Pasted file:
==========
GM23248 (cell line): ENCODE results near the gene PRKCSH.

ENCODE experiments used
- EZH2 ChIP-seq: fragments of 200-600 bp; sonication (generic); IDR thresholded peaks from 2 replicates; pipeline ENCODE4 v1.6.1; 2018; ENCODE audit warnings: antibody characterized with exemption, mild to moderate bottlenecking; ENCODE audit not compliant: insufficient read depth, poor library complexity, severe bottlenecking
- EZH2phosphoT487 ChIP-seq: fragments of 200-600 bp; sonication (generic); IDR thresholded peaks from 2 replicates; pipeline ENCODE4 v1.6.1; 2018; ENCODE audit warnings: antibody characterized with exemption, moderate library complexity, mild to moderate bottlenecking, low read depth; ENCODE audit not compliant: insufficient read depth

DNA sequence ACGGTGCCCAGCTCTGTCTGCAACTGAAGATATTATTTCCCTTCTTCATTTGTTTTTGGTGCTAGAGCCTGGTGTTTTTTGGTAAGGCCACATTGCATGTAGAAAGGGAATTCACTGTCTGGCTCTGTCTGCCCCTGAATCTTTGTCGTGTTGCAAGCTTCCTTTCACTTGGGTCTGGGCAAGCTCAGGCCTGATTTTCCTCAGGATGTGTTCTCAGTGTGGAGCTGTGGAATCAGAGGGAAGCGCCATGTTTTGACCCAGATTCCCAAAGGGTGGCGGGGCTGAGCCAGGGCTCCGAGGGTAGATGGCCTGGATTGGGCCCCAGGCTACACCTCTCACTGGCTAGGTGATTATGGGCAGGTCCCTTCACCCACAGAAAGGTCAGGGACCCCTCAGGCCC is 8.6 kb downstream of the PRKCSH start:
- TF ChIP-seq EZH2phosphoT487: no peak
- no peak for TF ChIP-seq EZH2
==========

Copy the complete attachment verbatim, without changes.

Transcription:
GM23248 (cell line): ENCODE results near the gene PRKCSH.

ENCODE experiments used
- EZH2 ChIP-seq: fragments of 200-600 bp; sonication (generic); IDR thresholded peaks from 2 replicates; pipeline ENCODE4 v1.6.1; 2018; ENCODE audit warnings: antibody characterized with exemption, mild to moderate bottlenecking; ENCODE audit not compliant: insufficient read depth, poor library complexity, severe bottlenecking
- EZH2phosphoT487 ChIP-seq: fragments of 200-600 bp; sonication (generic); IDR thresholded peaks from 2 replicates; pipeline ENCODE4 v1.6.1; 2018; ENCODE audit warnings: antibody characterized with exemption, moderate library complexity, mild to moderate bottlenecking, low read depth; ENCODE audit not compliant: insufficient read depth

DNA sequence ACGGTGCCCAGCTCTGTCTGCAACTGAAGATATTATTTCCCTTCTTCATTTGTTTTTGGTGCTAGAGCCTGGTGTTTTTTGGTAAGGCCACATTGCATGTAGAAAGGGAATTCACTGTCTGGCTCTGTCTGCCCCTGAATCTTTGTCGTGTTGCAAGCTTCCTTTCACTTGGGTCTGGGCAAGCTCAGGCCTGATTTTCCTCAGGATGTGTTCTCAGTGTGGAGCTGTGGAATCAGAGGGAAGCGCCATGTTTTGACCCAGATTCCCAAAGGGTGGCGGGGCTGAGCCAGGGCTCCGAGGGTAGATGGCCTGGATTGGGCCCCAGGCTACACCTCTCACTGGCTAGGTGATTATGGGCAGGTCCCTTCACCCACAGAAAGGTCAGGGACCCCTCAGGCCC is 8.6 kb downstream of the PRKCSH start:
- TF ChIP-seq EZH2phosphoT487: no peak
- no peak for TF ChIP-seq EZH2